We'll have a bunch more podcasts coming from GDC, so stay tuned.


Comments

    What a cop-out. There's fuck-all difference between, "Hey guys, you know your new game? Lootboxes. It's happening. Gimme the brief on Friday," and, "So we're looking at our 'recurrent investment' profile and we're really trying to see how we can boost that profile in your game. How do you think you'd do that to maximize player involvement?" when it's coming from the Powers That Be who write all the fucking checks.

      "Oh, so you guys weren't planning on doing microtransactions? Gee, well, I dunno, have you been following the memos about our strategic direction, and how recurring player investment is a key performance indicator? You guys want to be team players, right? I mean, it's not just that there are expectations about how much all our teams really contribute towards the values we hold, ehre... Have you spoken to Steve about this whole 'no microtransactions' thing? I just hate to think we're missing out on an opportunity here out of some misconception about the value this direction adds for us, and for the player experience... Speaking of Player Experience, have you seen what the focus testing is telling us about post-launch player engagement? You know what? I'm going to tee up a meeting with Mark, Mark's got some figures I think you'll find really eye-opening."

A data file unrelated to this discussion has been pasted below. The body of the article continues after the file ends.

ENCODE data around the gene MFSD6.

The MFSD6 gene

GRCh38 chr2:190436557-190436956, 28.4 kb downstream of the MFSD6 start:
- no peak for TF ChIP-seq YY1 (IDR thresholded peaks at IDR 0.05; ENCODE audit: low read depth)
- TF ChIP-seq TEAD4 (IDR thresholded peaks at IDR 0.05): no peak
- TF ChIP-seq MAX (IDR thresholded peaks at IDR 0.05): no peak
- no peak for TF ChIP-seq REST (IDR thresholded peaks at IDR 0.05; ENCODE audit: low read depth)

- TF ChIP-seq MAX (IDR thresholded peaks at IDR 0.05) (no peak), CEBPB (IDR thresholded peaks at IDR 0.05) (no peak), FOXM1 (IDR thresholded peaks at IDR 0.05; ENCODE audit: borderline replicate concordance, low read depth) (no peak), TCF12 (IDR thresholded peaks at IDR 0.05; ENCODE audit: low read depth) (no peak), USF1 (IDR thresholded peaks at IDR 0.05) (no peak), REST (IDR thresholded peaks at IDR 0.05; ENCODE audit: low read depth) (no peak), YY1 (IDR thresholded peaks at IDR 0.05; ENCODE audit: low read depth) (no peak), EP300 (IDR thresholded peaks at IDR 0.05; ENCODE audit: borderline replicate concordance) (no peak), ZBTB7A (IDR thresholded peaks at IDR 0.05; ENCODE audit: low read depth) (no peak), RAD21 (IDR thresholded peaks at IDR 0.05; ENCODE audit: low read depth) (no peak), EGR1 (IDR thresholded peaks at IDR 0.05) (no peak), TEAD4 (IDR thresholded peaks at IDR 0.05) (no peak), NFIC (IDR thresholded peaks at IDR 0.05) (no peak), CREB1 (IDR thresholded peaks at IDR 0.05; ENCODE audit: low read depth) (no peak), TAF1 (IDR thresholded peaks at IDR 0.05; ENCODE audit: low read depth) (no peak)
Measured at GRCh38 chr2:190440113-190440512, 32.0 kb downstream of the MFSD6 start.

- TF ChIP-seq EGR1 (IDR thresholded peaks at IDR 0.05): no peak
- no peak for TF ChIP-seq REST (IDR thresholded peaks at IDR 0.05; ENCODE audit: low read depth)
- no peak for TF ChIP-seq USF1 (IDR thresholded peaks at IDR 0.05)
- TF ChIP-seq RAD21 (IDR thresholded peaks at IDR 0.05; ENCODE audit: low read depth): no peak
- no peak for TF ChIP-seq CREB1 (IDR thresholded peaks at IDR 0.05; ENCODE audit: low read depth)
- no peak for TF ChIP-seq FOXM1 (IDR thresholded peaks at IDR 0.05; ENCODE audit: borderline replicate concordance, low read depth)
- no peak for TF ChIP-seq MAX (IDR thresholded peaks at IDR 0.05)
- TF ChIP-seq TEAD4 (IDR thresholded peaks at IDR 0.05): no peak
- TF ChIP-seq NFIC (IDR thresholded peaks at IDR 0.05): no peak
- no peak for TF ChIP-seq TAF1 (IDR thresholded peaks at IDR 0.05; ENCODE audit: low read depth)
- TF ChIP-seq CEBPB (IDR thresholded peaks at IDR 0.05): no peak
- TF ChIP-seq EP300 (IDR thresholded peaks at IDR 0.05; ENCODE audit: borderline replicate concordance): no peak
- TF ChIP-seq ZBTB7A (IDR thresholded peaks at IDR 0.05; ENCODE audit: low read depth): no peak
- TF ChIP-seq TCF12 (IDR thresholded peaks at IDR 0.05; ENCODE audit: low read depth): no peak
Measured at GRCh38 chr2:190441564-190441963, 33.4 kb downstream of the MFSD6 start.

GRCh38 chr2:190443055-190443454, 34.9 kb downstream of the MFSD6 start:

Hey man. That's really well written, but it's still just conjecture. I'm not sure how valuable it is to visualise it in such detail when we don't know any of these facts.

      But man, EA suck!

        Nah, that's exactly how it is.

          Maybe. But unless someone has some kind of proof, then it's just imagination.

    I'm straight up opting out of games with lootboxes and MTX now (unless it's free, like Warframe / Fortnite).

    The are plenty of games which don't include that trash. To be honest, it's probably the best way to solve people backlog problems.

    I've lost faith in 90% of triple A gaming.

      I share your sentiment, Nothing but buyer's remorse in the triple A scene.

    EA is a hot poop dispenser that charges you extra for the relish that almost, but not quite, covers up the poop taste temporarily. If you leave it too long though, you're eating cold poop. Better top up on extra relish. Get that credit card out.

    Call me kooky, but I'm not a big poop fan and I'm not all that rich.

    Listened to the entire thing and all i can think is that Aaryn is playing politics. He knows not to bite the hand that feeds him, that if he says a single bad thing about EA he will be blacklisted.
    He chose to play politics than tell the truth and its so evident in his wording and uncertainty.

    EA destroy developers; its what they do.
    How could Bioware go from Mass Effect 2 to Mass Effect 3 then subsequently Andromeda in such a short time? EA are toxic, and anyone who works with/under them dies a death by 1000 cuts.

    Aaryn, you are a shill.